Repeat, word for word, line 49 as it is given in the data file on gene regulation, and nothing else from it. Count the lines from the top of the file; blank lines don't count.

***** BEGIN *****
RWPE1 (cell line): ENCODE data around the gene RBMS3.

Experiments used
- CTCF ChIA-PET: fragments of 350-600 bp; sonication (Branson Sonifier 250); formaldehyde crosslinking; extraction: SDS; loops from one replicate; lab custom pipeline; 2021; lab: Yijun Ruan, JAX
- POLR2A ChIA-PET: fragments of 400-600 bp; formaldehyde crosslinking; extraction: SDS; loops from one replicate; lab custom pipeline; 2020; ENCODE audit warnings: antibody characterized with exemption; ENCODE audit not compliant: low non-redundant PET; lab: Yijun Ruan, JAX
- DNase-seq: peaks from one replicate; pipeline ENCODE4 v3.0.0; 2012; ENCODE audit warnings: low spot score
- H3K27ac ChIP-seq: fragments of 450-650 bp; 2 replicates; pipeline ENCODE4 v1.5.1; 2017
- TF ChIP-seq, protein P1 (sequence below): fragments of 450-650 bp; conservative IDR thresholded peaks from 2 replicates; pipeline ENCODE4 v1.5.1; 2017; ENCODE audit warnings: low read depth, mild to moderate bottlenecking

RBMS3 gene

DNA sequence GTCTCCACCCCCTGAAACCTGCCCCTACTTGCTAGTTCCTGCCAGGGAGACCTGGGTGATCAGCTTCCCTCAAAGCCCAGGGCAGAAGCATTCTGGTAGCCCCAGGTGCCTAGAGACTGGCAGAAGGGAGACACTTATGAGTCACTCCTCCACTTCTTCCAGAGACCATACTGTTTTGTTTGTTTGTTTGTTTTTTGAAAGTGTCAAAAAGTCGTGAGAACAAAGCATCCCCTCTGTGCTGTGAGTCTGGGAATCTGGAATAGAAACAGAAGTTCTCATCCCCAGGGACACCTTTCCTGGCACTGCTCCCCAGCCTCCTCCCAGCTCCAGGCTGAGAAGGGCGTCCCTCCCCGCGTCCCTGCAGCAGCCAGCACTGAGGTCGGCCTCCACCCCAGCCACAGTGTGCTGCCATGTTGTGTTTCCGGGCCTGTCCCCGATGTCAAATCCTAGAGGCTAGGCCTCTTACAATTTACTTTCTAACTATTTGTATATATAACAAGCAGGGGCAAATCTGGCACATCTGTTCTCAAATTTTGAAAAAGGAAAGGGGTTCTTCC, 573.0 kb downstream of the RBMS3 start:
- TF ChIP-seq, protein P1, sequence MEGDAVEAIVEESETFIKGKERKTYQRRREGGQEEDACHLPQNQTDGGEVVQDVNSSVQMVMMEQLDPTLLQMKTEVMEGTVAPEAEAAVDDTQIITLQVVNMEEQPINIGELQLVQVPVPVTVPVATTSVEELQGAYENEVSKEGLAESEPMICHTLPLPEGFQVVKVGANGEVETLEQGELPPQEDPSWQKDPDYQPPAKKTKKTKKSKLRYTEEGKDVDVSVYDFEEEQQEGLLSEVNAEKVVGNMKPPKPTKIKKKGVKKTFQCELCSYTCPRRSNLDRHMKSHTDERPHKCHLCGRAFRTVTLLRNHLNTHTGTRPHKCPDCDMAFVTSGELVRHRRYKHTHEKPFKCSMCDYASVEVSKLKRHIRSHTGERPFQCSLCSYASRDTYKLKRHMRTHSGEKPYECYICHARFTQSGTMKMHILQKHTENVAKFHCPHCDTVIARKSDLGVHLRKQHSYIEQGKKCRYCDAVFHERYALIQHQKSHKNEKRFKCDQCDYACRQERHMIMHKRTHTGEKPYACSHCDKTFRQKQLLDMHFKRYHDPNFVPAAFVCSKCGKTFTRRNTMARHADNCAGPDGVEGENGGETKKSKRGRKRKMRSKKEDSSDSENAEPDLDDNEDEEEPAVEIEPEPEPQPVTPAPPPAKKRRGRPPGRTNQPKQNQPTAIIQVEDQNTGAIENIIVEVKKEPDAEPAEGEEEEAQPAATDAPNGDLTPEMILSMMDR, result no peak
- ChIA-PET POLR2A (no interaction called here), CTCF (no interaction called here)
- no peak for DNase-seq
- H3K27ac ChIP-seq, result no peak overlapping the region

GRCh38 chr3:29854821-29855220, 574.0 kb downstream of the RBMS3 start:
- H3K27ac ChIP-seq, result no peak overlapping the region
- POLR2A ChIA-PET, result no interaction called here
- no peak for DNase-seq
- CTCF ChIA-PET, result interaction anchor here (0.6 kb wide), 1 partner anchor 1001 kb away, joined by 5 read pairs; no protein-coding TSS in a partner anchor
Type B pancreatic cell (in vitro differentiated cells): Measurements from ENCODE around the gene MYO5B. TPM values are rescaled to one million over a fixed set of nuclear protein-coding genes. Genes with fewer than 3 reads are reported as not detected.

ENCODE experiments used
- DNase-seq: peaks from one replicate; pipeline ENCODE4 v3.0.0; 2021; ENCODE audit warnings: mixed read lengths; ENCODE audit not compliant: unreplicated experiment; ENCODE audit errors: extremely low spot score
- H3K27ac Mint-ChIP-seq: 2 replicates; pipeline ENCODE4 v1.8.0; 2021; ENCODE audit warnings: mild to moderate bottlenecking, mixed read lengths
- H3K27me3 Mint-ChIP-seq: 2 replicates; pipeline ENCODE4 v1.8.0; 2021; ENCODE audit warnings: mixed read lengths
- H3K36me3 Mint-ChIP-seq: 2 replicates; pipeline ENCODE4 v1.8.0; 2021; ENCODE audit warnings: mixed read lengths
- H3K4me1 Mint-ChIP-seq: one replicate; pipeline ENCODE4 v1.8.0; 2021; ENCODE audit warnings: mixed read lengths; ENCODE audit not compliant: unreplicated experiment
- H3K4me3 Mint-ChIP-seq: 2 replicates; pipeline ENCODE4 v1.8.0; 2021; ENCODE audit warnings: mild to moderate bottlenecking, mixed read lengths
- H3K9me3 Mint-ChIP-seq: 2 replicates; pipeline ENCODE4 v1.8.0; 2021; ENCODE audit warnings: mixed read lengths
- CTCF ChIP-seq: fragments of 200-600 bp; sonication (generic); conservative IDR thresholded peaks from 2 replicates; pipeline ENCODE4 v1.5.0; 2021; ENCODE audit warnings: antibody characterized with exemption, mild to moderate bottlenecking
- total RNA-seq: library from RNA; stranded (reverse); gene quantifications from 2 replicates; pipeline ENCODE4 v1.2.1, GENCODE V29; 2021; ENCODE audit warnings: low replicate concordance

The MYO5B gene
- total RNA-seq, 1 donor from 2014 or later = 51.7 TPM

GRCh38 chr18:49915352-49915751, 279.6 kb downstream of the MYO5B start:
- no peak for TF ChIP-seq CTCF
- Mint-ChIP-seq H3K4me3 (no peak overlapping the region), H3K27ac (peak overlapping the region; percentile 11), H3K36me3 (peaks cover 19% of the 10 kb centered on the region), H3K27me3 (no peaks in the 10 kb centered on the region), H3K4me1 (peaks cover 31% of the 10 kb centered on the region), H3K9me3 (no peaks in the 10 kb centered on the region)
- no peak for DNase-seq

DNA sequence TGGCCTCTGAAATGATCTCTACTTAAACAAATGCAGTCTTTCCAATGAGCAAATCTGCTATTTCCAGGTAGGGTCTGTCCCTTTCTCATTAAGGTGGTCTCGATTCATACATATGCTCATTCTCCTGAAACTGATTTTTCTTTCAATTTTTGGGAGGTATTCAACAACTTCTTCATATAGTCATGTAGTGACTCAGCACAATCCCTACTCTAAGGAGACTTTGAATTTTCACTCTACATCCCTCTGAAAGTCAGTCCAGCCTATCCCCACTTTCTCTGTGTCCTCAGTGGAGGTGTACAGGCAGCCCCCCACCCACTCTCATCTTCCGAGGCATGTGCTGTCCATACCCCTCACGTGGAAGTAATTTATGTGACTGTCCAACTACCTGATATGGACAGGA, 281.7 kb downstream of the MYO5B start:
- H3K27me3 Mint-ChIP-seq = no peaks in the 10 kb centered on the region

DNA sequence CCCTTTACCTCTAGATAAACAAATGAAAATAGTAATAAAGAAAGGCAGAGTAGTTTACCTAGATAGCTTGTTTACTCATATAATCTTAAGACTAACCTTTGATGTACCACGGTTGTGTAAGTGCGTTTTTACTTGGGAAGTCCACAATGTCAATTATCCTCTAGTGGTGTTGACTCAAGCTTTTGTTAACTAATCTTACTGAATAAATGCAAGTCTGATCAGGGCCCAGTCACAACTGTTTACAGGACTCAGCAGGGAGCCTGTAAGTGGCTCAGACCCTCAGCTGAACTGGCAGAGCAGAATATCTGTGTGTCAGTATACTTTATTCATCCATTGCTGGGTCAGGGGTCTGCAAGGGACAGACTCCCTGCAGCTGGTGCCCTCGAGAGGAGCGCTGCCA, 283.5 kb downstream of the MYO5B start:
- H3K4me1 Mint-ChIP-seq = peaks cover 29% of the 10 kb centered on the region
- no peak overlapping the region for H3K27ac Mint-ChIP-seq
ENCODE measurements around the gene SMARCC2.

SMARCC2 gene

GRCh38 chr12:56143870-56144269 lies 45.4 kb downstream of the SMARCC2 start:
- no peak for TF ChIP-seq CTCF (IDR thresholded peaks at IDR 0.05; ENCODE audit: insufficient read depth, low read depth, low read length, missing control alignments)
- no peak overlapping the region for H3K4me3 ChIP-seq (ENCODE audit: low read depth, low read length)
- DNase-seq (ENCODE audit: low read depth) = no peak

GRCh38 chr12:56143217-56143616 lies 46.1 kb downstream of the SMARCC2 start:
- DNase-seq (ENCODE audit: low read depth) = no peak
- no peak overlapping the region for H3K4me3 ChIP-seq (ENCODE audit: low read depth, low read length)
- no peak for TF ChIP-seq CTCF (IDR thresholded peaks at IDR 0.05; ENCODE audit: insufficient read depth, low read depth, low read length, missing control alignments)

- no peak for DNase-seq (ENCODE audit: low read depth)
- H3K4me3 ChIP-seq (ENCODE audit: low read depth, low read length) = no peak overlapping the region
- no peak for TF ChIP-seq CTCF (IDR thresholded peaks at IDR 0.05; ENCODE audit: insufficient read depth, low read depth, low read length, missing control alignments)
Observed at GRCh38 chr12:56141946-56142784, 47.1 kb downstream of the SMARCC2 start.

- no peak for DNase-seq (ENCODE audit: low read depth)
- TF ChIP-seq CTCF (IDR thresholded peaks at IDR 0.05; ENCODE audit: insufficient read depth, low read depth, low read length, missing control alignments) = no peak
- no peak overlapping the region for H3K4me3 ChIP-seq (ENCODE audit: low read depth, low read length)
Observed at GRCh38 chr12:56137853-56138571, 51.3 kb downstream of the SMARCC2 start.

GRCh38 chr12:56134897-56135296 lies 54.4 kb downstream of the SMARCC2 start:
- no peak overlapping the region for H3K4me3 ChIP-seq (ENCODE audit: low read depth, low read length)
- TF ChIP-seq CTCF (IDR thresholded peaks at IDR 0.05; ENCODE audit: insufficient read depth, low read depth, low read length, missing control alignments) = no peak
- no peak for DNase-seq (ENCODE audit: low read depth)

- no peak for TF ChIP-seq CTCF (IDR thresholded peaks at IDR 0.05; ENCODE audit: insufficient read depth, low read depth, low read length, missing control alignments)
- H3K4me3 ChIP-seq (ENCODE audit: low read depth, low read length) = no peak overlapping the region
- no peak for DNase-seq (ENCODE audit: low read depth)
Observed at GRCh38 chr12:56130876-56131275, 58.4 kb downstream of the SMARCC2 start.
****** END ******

- no peak overlapping the region for H3K4me3 ChIP-seq (ENCODE audit: low read depth, low read length)